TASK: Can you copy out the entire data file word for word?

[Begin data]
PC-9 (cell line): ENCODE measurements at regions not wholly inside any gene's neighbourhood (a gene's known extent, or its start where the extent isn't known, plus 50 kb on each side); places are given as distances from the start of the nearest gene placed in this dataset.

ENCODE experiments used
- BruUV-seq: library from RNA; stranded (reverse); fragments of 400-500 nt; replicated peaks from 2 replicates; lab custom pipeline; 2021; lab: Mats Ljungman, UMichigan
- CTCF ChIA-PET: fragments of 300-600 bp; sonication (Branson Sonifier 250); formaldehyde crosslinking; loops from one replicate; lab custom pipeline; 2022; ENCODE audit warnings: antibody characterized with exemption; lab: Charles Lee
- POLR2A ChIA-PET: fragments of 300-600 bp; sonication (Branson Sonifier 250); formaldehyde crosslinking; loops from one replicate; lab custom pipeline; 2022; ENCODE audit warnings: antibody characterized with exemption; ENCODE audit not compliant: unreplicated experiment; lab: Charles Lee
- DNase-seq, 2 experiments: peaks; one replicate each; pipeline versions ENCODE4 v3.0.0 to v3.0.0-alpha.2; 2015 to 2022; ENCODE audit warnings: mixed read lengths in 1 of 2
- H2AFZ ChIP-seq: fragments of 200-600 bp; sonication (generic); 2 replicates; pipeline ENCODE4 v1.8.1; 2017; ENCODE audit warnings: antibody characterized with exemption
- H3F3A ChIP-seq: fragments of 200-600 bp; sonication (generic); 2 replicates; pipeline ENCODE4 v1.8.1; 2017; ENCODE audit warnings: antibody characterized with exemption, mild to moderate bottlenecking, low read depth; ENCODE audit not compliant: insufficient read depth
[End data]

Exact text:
PC-9 (cell line): ENCODE measurements at regions not wholly inside any gene's neighbourhood (a gene's known extent, or its start where the extent isn't known, plus 50 kb on each side); places are given as distances from the start of the nearest gene placed in this dataset.

ENCODE experiments used
- BruUV-seq: library from RNA; stranded (reverse); fragments of 400-500 nt; replicated peaks from 2 replicates; lab custom pipeline; 2021; lab: Mats Ljungman, UMichigan
- CTCF ChIA-PET: fragments of 300-600 bp; sonication (Branson Sonifier 250); formaldehyde crosslinking; loops from one replicate; lab custom pipeline; 2022; ENCODE audit warnings: antibody characterized with exemption; lab: Charles Lee
- POLR2A ChIA-PET: fragments of 300-600 bp; sonication (Branson Sonifier 250); formaldehyde crosslinking; loops from one replicate; lab custom pipeline; 2022; ENCODE audit warnings: antibody characterized with exemption; ENCODE audit not compliant: unreplicated experiment; lab: Charles Lee
- DNase-seq, 2 experiments: peaks; one replicate each; pipeline versions ENCODE4 v3.0.0 to v3.0.0-alpha.2; 2015 to 2022; ENCODE audit warnings: mixed read lengths in 1 of 2
- H2AFZ ChIP-seq: fragments of 200-600 bp; sonication (generic); 2 replicates; pipeline ENCODE4 v1.8.1; 2017; ENCODE audit warnings: antibody characterized with exemption
- H3F3A ChIP-seq: fragments of 200-600 bp; sonication (generic); 2 replicates; pipeline ENCODE4 v1.8.1; 2017; ENCODE audit warnings: antibody characterized with exemption, mild to moderate bottlenecking, low read depth; ENCODE audit not compliant: insufficient read depth